Hmong garden praised for mental health impact - Fresno, CA



Hmong garden praised for mental health impact

- The Fresno Bee

Monday, Jul. 30, 2012 | 11:40 PM

A day after The Associated Press reported that a Hmong garden in Fresno has seemingly little or no specific connection to mental health, the project received praise in a report prepared for the California Department of Mental Health.

The Fresno Hmong Community Garden was one of 56 programs statewide cited as a promising strategy for addressing the mental health needs of Asian American, Native Hawaiian and Pacific Islanders.

"The garden is so important," said C. Rocco Cheng, a psychologist at Pacific Clinics in the Los Angeles County city of Irwindale, who prepared the California Reducing Disparities Project report for the state Office of Multicultural Services and the Department of Mental Health.

"This is just a tool to bring them in to other services," Cheng said during an interview after presenting the draft report at Fresno Interdenominational Refugee Ministries in central Fresno. "If people don't even come into your office, how are you going to help them?"

In a Sunday story published in The Bee, The Associated Press said Fresno County's garden program, as well as other wellness programs, such as horseback riding in Kings County and a student well-being program in Los Angeles, are being scrutinized by mental-health advocates for their value now that state funds have been reduced for treatments for the seriously ill.

Counties receive money for the wellness programs from Proposition 63, a 1% tax on millionaires as part of the Mental Health Services Act approved by state voters in 2004. By law, 20% of the money must be spent on prevention and early intervention.

Fresno County has spent $164,193 to build seven community gardens. Next fiscal year, the county has budgeted $171,620 for the gardens.

The Rev. Sharon Stanley, executive director of the interdenominational ministries, said the garden program has served about 750 people in the past year. Gardeners and their families can attend mental health workshops each month that include information about mental illnesses and resources available in the community, she said. The ministries oversee five of the seven gardens. In addition to the Hmong, gardens have been planted for Slavic, African-American, Hispanic and Punjab communities.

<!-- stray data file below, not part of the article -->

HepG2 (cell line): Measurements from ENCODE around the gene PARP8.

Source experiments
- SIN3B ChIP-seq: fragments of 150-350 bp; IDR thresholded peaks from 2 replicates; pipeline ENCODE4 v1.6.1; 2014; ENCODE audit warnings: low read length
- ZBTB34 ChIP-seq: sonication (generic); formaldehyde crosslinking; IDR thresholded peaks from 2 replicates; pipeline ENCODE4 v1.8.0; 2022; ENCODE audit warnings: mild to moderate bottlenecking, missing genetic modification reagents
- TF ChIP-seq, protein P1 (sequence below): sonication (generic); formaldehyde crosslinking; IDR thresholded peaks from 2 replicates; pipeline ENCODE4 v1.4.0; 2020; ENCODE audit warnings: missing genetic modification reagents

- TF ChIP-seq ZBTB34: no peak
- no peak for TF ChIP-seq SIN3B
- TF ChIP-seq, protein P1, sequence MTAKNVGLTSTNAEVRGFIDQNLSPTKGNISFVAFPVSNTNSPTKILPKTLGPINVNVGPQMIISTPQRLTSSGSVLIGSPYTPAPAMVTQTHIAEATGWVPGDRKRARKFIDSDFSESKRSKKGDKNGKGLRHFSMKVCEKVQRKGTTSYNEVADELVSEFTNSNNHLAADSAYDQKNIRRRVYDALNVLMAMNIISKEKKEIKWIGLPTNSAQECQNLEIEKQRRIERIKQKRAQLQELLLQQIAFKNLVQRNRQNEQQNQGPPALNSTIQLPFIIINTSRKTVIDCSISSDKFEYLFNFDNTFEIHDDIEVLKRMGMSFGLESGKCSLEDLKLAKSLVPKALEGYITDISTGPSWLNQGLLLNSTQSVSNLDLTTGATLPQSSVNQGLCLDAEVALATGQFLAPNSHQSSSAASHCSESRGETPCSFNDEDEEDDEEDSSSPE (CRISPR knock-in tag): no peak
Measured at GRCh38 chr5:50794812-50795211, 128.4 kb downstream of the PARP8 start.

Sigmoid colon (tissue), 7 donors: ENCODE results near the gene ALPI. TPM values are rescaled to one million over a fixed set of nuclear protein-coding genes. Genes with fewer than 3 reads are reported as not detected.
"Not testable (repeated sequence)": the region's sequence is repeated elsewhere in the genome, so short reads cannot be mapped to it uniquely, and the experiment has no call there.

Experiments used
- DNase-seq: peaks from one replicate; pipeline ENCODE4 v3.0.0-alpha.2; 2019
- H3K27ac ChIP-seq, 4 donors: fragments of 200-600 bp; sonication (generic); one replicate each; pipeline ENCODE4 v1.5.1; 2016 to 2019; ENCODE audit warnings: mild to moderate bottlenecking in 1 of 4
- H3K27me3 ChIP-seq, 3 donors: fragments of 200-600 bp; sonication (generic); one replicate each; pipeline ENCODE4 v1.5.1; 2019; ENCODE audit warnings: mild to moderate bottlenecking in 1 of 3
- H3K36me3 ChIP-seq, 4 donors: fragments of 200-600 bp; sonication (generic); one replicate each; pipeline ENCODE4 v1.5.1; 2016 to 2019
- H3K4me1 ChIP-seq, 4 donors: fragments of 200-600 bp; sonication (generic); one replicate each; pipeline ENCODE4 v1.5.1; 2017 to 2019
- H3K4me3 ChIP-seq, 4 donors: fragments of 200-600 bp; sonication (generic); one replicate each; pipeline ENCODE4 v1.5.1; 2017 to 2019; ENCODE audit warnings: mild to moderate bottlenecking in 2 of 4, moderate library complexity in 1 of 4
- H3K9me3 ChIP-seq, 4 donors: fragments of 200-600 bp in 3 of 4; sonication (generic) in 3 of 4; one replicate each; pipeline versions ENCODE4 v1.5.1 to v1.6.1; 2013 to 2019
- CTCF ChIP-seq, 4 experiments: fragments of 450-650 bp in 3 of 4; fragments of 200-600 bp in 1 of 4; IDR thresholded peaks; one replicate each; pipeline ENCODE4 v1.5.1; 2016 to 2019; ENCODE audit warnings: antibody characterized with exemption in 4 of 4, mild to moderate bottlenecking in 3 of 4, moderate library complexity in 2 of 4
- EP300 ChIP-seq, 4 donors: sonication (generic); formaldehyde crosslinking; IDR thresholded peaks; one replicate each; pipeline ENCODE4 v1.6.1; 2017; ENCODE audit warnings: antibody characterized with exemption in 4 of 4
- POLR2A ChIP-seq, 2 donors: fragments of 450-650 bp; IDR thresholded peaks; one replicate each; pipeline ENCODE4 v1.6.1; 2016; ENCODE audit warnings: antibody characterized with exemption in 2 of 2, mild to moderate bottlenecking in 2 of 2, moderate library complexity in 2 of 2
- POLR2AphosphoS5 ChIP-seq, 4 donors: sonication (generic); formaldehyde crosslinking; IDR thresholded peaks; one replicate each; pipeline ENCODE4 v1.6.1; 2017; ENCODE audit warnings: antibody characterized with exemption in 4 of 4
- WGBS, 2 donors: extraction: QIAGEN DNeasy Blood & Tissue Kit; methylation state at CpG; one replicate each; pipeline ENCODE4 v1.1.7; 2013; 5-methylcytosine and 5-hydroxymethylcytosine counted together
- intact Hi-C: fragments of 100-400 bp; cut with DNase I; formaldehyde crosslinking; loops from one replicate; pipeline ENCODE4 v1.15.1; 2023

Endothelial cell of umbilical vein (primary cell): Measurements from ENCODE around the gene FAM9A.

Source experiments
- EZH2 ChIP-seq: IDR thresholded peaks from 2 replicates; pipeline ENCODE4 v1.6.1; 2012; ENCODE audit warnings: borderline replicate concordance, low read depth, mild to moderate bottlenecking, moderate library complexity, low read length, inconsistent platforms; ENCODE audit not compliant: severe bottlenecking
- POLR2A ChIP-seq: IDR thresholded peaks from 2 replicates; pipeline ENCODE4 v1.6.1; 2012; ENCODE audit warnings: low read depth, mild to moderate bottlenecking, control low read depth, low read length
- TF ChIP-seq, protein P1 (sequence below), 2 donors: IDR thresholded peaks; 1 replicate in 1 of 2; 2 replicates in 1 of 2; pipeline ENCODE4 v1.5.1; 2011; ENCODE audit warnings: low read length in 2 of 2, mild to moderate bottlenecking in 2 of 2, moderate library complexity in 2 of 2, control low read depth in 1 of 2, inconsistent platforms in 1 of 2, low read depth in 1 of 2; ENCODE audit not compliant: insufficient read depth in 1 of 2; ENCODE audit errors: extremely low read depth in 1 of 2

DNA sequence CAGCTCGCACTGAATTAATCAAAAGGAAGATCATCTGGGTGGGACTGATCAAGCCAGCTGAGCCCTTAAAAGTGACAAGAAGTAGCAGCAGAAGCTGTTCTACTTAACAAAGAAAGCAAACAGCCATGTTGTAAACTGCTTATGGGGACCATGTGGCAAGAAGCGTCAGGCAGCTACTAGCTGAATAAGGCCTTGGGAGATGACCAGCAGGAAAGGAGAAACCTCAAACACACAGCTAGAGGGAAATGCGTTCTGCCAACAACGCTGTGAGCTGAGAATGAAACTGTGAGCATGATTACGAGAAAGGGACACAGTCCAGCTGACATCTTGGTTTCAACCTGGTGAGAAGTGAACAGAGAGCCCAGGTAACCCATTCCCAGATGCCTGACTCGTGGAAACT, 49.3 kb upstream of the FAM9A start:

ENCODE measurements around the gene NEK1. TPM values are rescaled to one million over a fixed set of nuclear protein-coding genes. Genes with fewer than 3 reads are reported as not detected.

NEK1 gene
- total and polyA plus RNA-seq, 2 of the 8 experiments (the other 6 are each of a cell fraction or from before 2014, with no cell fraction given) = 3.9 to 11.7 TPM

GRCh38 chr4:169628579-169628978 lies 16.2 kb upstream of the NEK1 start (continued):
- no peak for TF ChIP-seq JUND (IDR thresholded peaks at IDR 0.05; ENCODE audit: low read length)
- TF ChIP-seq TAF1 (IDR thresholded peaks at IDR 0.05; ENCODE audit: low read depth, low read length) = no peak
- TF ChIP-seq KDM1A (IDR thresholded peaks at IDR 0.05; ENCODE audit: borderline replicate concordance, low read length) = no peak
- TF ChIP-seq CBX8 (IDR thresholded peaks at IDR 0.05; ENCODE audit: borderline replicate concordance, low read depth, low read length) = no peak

In a county survey of garden participants, 69 people from the five gardens managed by the refugee ministries responded to questions. When asked if they think less about suicide, 89% said they agreed or strongly agreed. Most respondents also said they have a better idea of where to go for help.

Donna Taylor, director of the Fresno County Department of Behavioral Health, who attended Monday's release of the disparities report, said alternative programs sometimes are a form of treatment. "I don't always believe traditional treatment always works," she said.

Prop. 63 provided the $1.5 million for the Asian Pacific Islander mental health disparity report, as well as reports for African-American, Native American, Latino and lesbian, gay, bisexual and transgender populations.

Cheng, the Asian Pacific Islander report author, said many of the Asian and Pacific Islanders don't know about services or have trouble accessing them. The state also lacks culturally appropriate services and enough culturally competent workers.

Many of the refugees in Fresno County struggle with issues of trauma from living in countries ravaged by war, and living in refugee camps, Cheng said. Often, they have become isolated, home-bound and depressed and the garden program brings them outside their homes, where they can rejoin the community.

The reporter can be reached at (559) 441-6310, or @beehealthwriter on Twitter.